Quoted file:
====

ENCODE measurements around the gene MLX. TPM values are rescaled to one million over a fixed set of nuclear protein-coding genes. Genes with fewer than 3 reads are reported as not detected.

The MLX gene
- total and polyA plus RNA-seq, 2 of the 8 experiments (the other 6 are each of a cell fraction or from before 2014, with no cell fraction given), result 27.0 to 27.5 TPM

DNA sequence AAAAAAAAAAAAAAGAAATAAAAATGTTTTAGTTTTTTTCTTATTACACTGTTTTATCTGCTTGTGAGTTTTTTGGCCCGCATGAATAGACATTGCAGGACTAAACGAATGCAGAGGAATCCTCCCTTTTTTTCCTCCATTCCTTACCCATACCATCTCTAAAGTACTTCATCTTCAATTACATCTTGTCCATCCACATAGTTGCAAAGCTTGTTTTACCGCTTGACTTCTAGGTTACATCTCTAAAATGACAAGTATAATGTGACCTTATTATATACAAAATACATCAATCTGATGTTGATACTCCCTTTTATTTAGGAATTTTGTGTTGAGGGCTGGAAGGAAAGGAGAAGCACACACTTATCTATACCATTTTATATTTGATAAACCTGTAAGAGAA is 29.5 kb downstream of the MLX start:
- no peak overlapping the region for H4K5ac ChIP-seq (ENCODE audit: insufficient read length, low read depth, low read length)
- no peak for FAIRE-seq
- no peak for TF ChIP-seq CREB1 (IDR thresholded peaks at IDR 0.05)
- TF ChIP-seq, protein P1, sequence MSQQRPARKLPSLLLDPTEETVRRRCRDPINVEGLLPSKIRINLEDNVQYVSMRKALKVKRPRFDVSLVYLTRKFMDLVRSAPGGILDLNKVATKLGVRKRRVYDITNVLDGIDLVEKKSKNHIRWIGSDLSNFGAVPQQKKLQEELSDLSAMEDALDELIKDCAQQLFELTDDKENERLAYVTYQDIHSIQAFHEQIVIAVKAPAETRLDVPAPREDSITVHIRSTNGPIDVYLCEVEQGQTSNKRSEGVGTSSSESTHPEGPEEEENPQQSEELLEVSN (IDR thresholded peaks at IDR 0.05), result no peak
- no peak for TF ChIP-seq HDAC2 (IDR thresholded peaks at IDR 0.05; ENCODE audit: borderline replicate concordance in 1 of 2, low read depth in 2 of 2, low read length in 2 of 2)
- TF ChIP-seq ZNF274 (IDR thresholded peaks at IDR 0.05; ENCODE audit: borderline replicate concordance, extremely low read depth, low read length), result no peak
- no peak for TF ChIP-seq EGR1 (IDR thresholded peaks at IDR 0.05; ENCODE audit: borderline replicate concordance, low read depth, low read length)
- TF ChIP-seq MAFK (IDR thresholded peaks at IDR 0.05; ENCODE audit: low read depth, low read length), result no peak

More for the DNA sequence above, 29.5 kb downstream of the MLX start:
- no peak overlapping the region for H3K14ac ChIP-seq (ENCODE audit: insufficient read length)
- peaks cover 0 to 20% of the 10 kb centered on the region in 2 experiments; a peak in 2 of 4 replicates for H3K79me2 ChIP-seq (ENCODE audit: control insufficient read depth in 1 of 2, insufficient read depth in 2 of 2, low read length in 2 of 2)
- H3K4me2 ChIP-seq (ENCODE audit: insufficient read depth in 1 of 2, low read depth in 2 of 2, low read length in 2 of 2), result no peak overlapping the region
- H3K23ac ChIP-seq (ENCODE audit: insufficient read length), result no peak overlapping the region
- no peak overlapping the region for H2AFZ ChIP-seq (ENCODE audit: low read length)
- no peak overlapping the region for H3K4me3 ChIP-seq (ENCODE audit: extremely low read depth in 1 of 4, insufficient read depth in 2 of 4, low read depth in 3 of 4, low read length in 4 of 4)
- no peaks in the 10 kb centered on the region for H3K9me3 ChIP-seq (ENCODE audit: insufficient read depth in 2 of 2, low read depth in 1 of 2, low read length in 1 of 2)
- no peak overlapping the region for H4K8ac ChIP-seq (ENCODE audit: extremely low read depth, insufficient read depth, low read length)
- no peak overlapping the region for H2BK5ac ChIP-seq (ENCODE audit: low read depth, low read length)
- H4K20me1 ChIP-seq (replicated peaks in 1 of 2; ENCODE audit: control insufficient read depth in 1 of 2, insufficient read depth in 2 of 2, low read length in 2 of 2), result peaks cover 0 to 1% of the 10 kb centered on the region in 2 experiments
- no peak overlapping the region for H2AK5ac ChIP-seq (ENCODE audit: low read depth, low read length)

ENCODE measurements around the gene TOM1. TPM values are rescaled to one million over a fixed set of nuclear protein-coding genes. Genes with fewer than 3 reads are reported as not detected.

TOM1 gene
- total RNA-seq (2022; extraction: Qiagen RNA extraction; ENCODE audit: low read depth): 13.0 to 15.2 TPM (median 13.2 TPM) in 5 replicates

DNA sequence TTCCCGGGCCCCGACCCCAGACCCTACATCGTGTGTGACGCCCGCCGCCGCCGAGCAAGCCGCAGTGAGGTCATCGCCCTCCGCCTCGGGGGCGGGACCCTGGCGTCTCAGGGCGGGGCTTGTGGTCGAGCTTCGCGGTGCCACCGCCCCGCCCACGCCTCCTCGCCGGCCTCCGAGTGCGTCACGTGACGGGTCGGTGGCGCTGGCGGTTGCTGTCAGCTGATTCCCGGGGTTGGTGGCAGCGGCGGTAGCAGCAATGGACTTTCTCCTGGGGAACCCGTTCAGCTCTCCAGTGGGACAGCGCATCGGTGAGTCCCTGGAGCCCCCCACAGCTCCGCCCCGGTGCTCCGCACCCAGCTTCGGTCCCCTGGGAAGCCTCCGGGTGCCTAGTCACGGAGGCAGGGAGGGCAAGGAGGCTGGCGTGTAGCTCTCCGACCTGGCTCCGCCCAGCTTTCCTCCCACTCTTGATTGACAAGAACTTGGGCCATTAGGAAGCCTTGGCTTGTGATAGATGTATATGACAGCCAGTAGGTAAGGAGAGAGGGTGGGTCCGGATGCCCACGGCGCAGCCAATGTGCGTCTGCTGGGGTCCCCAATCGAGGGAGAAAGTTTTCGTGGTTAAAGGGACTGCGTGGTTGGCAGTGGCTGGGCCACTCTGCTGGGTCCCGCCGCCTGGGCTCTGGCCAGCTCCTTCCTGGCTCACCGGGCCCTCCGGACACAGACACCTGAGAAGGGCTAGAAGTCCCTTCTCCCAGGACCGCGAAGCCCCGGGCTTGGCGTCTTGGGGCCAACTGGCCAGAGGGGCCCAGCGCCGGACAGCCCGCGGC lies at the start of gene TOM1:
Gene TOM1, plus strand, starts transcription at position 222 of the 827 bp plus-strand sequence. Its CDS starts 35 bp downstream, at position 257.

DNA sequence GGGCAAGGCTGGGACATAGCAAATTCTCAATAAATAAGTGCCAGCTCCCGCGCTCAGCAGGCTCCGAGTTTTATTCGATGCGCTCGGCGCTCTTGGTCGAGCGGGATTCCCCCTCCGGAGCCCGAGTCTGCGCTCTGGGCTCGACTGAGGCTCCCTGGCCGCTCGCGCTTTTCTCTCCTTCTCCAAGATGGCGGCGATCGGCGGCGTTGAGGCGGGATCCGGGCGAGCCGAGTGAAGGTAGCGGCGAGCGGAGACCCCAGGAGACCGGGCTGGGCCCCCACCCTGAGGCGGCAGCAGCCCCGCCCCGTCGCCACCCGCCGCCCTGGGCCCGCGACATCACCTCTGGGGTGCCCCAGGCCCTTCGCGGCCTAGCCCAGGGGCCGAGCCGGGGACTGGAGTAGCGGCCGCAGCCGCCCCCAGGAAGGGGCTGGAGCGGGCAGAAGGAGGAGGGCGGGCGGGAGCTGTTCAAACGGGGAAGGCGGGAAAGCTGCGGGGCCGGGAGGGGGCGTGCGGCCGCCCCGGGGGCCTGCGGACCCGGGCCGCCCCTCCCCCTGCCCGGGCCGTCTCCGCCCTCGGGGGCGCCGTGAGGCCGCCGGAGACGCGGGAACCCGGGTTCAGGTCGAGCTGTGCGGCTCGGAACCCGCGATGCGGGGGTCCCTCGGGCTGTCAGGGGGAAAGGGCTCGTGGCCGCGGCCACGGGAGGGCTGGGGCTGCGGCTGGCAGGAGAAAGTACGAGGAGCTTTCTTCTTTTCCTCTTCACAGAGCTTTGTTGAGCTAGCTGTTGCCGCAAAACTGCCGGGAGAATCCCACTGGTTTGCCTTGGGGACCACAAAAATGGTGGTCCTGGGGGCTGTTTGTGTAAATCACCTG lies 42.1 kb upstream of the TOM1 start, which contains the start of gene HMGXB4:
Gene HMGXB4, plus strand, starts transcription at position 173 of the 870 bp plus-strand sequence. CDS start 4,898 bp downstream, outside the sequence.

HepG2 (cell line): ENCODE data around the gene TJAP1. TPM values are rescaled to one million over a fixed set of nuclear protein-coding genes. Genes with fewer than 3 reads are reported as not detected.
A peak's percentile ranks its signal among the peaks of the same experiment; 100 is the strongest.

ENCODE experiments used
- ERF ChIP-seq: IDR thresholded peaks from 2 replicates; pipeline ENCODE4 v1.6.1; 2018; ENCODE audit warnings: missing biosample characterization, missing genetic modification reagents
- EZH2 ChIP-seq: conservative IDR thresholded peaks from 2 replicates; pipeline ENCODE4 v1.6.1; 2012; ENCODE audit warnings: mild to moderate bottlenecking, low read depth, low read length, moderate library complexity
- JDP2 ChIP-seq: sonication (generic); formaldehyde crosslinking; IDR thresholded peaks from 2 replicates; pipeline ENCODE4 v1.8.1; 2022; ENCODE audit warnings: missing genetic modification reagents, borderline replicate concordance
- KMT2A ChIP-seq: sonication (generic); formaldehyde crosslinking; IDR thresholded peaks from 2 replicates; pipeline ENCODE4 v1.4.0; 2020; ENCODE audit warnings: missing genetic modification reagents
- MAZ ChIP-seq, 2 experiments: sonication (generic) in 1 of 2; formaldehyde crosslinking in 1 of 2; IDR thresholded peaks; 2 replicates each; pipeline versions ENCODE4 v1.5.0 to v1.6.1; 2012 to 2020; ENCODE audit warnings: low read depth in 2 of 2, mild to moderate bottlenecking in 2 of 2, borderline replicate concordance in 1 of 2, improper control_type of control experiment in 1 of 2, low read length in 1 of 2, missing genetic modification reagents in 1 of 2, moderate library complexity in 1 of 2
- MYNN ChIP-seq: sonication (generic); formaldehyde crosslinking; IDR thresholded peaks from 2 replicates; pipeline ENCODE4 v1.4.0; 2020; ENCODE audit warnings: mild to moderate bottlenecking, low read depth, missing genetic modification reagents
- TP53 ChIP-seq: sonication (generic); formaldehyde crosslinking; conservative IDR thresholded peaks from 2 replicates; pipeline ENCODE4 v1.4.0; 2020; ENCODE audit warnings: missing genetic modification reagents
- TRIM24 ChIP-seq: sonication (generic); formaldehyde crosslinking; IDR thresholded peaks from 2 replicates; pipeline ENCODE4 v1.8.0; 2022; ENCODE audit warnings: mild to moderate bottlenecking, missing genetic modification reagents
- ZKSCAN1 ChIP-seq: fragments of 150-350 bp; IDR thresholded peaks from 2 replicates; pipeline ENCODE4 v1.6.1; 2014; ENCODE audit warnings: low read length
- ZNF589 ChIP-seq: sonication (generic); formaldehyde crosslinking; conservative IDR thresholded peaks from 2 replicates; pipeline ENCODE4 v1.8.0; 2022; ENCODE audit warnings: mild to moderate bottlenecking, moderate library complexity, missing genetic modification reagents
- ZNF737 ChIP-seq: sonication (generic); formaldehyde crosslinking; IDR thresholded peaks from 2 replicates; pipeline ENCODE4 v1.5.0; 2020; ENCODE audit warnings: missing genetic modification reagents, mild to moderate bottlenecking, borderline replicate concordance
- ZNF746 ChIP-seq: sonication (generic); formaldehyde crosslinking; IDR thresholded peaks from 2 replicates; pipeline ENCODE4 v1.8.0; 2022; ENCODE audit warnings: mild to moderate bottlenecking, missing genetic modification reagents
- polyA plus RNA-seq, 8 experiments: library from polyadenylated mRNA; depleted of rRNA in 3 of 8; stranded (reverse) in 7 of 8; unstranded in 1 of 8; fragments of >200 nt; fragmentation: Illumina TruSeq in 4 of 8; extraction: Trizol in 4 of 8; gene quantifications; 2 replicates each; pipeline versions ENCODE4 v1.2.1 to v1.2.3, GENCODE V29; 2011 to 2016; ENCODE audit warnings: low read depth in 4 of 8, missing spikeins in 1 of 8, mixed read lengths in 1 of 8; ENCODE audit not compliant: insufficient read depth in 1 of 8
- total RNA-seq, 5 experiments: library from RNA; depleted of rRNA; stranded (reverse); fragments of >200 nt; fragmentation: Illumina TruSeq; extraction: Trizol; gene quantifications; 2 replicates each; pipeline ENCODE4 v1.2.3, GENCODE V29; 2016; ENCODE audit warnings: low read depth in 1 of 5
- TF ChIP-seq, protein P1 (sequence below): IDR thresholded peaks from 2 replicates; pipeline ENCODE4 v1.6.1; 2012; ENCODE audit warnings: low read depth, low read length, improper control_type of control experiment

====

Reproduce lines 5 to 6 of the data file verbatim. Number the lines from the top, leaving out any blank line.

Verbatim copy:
- no peak overlapping the region for H4K5ac ChIP-seq (ENCODE audit: insufficient read length, low read depth, low read length)
- no peak for FAIRE-seq